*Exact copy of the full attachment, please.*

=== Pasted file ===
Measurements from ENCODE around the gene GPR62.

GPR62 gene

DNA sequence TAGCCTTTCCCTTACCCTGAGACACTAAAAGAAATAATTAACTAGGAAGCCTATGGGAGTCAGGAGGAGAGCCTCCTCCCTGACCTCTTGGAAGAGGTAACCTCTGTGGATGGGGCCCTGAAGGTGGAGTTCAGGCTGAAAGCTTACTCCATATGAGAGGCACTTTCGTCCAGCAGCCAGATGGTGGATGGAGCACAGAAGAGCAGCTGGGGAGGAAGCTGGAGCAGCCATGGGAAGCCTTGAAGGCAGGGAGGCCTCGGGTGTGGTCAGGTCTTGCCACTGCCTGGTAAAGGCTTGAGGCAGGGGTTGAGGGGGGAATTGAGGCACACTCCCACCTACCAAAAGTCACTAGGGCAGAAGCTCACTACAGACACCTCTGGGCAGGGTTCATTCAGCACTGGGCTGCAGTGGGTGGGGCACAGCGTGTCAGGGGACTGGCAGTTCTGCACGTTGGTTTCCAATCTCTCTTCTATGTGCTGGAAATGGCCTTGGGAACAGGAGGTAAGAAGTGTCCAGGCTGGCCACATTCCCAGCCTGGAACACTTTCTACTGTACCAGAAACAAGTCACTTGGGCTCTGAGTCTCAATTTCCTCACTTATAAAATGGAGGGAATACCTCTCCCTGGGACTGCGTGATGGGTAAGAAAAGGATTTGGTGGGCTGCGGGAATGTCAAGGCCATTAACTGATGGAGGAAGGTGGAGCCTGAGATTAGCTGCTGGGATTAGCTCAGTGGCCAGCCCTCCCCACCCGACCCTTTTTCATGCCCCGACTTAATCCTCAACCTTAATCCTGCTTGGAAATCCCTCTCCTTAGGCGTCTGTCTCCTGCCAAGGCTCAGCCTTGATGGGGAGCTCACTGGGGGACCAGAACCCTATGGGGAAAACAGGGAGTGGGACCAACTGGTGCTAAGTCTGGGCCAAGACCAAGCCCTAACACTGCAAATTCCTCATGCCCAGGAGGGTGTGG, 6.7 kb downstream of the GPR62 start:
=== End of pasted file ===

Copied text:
Measurements from ENCODE around the gene GPR62.

GPR62 gene

DNA sequence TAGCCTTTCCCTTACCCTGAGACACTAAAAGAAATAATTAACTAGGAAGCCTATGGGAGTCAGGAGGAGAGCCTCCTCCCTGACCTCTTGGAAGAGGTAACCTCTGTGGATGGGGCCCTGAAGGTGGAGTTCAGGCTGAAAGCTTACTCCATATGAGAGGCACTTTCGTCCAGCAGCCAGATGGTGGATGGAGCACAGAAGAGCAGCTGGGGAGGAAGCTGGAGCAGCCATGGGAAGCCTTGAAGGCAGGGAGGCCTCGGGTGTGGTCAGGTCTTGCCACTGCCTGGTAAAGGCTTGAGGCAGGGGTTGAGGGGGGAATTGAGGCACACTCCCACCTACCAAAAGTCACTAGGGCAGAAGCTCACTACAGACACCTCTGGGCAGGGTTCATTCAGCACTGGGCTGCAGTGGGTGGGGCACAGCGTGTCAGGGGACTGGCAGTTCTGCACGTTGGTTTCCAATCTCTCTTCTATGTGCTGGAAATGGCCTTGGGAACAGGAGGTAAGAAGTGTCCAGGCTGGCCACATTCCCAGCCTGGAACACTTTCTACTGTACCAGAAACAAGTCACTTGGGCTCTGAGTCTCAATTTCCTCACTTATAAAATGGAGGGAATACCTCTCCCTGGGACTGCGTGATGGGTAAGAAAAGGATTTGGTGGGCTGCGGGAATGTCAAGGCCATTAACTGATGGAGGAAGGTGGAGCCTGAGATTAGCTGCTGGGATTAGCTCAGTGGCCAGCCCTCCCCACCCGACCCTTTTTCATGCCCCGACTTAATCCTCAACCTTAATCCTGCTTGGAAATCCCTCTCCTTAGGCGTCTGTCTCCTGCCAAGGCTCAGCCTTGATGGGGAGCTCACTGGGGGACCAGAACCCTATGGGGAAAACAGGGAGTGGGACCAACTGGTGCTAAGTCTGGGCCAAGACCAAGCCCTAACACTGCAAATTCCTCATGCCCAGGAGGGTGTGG, 6.7 kb downstream of the GPR62 start: